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Restriction of access to drugs and medications in suicide prevention 

Restriction of access to drugs and medications in suicide prevention
Restriction of access to drugs and medications in suicide prevention

Antoon Leenaars

, David Lester

, Gaspar Baquedano

, Chris Cantor

, John F Connolly

, Emilio Ovuga

, Silvia Pelaez Remigio

, and Lakshmi Vijayakumar

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date: 26 January 2022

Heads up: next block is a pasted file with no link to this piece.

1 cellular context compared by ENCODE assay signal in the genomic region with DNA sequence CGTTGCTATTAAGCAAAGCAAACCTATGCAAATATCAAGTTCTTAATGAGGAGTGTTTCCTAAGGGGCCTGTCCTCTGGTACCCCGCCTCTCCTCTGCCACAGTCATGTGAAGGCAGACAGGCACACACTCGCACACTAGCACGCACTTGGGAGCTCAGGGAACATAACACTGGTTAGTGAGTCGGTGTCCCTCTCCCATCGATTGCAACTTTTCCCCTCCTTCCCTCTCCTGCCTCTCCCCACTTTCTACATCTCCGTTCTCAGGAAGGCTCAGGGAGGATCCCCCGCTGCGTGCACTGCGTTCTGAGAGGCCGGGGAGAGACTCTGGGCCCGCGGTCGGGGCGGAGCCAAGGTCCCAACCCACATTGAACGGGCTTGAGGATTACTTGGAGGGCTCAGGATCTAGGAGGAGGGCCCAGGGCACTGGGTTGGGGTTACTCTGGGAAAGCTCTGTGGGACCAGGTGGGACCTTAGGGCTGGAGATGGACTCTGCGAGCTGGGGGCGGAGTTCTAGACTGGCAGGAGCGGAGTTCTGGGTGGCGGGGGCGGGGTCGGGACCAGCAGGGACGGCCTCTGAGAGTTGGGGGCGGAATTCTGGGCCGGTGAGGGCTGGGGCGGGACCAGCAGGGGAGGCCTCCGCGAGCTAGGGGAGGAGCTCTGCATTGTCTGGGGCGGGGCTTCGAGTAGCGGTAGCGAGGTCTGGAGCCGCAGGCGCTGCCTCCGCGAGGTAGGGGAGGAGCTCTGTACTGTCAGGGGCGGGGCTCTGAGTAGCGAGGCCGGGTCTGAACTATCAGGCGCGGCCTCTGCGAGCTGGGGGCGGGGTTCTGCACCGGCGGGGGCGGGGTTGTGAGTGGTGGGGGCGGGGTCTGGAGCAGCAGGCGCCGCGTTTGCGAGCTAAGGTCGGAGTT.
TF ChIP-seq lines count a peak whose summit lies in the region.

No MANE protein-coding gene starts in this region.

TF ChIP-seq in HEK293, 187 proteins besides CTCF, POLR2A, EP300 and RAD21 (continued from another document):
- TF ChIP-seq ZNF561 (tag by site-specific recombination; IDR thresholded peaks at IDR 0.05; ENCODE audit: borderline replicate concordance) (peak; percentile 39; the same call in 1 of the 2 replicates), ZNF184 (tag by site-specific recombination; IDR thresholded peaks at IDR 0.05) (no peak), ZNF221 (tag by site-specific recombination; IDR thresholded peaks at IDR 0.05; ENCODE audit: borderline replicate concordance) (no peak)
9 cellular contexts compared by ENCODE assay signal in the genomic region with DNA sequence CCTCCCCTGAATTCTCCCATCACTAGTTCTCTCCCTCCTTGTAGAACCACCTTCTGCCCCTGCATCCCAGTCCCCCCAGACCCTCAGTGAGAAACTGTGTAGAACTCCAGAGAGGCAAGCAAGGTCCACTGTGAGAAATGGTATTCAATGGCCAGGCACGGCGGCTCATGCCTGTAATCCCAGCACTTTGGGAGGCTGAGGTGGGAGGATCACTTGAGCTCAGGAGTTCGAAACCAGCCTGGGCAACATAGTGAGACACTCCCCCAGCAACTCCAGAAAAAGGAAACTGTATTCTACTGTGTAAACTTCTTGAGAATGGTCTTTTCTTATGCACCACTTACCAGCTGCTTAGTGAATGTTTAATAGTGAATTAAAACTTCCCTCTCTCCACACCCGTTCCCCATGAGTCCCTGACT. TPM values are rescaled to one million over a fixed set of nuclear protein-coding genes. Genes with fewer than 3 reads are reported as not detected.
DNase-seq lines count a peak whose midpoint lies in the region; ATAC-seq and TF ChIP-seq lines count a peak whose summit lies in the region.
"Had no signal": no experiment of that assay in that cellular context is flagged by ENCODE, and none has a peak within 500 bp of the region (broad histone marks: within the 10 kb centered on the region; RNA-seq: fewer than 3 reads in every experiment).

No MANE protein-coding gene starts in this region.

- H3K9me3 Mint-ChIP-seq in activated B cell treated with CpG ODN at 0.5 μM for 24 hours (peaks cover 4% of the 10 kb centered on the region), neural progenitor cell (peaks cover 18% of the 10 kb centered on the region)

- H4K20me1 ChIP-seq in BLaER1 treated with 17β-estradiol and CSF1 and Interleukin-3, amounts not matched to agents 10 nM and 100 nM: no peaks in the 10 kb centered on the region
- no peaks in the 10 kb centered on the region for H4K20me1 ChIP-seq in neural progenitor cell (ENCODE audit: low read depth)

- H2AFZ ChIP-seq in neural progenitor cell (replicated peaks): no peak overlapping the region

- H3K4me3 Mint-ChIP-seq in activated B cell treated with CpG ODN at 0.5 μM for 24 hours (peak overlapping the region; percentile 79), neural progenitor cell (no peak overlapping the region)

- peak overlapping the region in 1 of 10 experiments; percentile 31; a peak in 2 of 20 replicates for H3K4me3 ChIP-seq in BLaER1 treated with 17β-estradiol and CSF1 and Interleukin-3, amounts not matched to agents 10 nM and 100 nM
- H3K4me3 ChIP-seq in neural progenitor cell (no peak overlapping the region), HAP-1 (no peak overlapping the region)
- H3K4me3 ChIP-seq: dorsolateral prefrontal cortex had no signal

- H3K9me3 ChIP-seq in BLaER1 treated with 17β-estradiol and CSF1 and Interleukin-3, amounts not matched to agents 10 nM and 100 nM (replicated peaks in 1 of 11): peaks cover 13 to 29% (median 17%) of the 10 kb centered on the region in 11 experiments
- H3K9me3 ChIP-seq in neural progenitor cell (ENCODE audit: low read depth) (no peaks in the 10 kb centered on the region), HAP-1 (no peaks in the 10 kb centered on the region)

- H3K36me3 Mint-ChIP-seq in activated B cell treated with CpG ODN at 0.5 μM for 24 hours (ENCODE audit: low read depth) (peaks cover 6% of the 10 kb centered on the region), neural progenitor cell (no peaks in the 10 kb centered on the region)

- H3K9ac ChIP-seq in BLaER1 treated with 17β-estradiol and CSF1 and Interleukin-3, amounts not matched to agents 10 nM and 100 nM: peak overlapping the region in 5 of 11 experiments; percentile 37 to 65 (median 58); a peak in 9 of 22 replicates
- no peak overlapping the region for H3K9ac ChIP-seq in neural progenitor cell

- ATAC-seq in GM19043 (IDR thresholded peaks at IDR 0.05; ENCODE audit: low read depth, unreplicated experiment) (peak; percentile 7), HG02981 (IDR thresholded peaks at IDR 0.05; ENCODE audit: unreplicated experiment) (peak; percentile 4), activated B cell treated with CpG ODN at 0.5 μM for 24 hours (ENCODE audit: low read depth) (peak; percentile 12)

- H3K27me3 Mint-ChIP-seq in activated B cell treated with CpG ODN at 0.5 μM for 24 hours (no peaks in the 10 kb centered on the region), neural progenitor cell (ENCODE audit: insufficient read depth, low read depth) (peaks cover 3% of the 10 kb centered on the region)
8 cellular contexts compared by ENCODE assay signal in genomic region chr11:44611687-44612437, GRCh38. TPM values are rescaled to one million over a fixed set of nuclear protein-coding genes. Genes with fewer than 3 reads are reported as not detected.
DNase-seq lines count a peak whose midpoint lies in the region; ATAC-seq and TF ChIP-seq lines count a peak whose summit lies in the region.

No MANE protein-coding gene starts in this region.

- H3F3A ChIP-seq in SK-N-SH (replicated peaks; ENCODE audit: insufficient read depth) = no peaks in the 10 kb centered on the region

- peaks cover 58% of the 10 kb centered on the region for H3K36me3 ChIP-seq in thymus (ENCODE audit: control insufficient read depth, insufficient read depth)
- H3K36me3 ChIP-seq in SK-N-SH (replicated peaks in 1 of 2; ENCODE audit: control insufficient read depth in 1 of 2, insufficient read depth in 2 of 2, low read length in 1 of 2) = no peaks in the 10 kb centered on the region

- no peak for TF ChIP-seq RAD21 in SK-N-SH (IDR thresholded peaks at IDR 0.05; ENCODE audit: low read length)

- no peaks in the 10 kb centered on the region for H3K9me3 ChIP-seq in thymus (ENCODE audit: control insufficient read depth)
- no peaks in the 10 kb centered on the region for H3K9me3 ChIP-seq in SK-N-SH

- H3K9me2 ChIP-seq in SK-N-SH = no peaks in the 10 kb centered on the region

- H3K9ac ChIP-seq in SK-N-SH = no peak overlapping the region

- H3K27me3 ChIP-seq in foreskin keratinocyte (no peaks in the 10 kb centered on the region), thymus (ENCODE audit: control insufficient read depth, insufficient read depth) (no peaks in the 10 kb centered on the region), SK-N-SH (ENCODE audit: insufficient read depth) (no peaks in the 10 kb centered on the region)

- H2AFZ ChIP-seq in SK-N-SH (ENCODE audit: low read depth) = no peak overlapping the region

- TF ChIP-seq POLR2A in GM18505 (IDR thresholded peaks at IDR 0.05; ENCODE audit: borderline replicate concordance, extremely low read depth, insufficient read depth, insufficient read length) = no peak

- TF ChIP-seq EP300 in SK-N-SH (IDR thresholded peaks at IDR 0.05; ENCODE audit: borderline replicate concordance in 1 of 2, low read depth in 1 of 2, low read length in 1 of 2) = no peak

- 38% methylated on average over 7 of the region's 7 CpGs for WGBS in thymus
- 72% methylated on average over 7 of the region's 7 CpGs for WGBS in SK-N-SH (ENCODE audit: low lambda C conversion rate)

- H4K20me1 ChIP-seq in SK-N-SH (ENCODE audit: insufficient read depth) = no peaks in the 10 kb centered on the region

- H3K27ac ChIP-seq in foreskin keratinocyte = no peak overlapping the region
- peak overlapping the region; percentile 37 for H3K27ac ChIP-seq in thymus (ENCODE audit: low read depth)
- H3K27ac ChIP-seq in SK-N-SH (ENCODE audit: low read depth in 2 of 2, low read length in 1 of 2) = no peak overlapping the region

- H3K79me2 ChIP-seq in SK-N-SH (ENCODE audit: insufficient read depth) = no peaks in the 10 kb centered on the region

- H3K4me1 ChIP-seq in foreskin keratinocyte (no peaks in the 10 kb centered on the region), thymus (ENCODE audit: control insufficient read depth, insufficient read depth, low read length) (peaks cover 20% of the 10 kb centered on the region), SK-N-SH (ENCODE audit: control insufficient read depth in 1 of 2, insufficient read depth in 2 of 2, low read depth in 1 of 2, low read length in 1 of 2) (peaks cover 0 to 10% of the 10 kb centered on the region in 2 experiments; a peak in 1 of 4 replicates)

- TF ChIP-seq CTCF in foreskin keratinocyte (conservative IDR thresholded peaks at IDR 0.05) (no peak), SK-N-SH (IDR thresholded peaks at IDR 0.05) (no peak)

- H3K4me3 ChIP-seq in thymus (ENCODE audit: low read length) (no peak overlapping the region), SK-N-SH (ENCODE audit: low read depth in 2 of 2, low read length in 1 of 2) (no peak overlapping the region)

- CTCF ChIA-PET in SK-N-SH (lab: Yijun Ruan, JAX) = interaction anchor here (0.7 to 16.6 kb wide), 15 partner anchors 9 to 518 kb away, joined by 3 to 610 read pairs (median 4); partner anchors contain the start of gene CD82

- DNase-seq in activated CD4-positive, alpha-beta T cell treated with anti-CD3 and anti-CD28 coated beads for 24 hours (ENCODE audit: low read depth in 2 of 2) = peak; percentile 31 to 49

Suicide by prescription drugs and medications is a very common method of suicide in many countries. In 1972, Oliver and Hetzel first called attention to the adverse effects of easy availability of medications in Australia; they also reported that restriction of drugs and medications decreased the rate of suicides. Results for different countries support these observations; yet there is a lack of impact on clinical practice. Experiences from some countries are presented, which suggests, despite great variation around the world, that the way physicians and other mental health professionals act needs to be more congruent with existing evidence-based knowledge. Of course, even if medication is associated to risk, it can be asked if restriction makes a difference. The sparse research suggests that restriction of access to drugs and medications reduces the suicide rate. Governments and the WHO could be involved more; for example, to promote educational programmes, and to define standards and agreements among pharmaceutical companies, national health services, medical associations, and the population in general. Much more research and clinical action are needed.

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